Saint Antoninus says that "the prayers of the Blessed Virgin, being the prayers of a Mother, have in them something of a command; so that it is impossible that she should not obtain what she asks" ("Oratio Deiparae habet rationem imperii; unde impossibile est eam non exaudiri"—P. 4, tit. 15, c. 17, #4).  St. Germanus, encouraging sinners who recommend themselves to this advocate, thus addresses her: "As thou hast, O Mary, the authority of a Mother with God, thou obtainest pardon for the most enormous sinners; since that Lord in all things acknowledges thee as his true and spotless Mother, he cannot do otherwise than grant what thou askest" ("Tu autem maternal in Deum auctoritate pollens, etiam iis qui enormiter peccant, gratiam concilias; non enim potes non exaudiri, cum Deus tibi, ut verae et intemeratae Matri, in omnibus morem great"—In Dorm. Deip. s. 2).  And so it was that St. Bridget heard the saints in heaven addressing our Blessed Lady: "O most blessed Queen, what is there that thou canst not do?  Thou hast only to will, and it is accomplished" ("Domina benedicta! quid est quod non poteris?  Quod enim tu vis, hoc factum est"—Rev. l. 4, c. 74).  And this corresponds with that celebrated saying, "That which God can do by his power, that canst thou do by prayer, O sacred Virgin" ("Quod Deus imperio, tu prece Virgo, potes").  "And perchance," says St. Augustine, "it is unworthy of the benignity of that Lord to be thus jealous of the honor of his Mother, who declares that he came into the world, not to break, but to observe the law: but this law commands us to honor our parents" ("Numquid non pertinet ad benignitatem Domini, Matris honom servare, qui Legem non solvere venerat, sed adimplere?"—Lib de Assumpt. B. V. c. 5).  St. George, Archbishop of Nicomedia, says that Jesus Christ, even as it were to satisfy an obligation under which he placed himself towards his Mother, when she consented to give him his human nature, grants all she asks: "the Son, as if paying a debt, grants all thy petitions" ("Filius quasi exsolvens debitum, petitiones tuas implet"—Or. de Ingr. B. V.).  And on this the holy martyr St. Methodius exclaims: "Rejoice, rejoice, O Mary, for thou has that Son thy debtor, who gives to all and receives from none.  We are all God's debtors for all that we possess, for all is his gift; but God has been pleased to become thy debtor in taking flesh from thee and becoming man" ("Euge, euge, quae debitorem habes Filium, qui omnibus mutuatur!  Deo enim universi debemus; tibi autem etiam ille debitor est"—Or. de Sim. Et. Anna)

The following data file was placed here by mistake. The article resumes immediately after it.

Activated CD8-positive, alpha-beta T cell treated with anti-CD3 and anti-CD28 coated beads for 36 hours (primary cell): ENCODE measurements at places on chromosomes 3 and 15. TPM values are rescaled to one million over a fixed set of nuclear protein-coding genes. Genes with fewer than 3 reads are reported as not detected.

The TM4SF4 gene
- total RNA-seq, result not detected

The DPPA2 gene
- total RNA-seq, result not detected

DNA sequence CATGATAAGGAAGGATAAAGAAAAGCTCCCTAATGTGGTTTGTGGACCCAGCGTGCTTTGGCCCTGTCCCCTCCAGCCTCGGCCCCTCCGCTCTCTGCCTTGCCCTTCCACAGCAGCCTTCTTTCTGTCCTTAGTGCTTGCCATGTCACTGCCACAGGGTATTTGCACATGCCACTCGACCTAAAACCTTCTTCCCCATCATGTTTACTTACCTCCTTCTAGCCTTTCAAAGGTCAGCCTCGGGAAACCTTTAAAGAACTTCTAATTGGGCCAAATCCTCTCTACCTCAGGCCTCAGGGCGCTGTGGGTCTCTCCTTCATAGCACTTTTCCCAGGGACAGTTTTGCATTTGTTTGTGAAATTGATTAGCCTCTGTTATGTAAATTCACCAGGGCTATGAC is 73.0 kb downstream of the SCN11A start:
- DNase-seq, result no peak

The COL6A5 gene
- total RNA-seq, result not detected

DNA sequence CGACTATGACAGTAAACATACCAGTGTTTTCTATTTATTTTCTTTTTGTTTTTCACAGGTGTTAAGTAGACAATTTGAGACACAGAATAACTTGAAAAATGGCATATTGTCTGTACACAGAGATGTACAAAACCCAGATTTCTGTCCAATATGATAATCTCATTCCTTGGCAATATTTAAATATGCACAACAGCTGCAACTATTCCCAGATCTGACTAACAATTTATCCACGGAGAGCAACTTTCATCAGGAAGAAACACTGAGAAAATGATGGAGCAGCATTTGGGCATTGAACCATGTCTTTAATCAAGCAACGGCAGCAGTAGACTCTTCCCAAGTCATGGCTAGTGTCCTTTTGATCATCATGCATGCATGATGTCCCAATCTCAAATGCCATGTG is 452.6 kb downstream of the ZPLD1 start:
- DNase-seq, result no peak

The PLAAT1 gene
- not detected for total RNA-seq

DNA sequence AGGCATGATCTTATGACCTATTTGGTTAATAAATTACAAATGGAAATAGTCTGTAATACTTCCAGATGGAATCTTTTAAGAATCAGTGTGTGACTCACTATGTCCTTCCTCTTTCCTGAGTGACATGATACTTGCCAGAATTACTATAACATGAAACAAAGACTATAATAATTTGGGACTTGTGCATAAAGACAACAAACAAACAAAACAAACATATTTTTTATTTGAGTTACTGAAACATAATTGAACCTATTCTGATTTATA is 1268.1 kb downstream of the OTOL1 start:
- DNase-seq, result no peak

Therefore St. Augustine says, "that Mary, having merited to give flesh to the divine Word, and thus supply the price of our redemption, that we might be delivered from eternal death; therefore is she more powerful than all others to help us to gain eternal life" ("Neque enim dubium, quae meruit pro liberandis proferre pretium, posse, plus Sanctis omnibus, liberates impendere suffragium"—Serm. 208, E. B. app.)  St. Theophilus, Bishop of Alexandria, in the time of St. Jerome, left in writing the following words: "The prayers of his Mother are a pleasure to the Son, because he desires to grant all that is granted on her account, and thus recompense her for the favor she did him in giving him his body" (Salazar. In Prov. viii. 18).  St. John Damascene, addressing the Blessed Virgin, says, "Thou, O Mary, being Mother of the most high God, canst save all by thy prayers, which are increased in value by the maternal authority" ("Potes quidem omnes salvare, ut Dei altissimi Mater, precibus maternal auctoritate pollentibus"—Men Grac. 20 Jan. Ad Mat).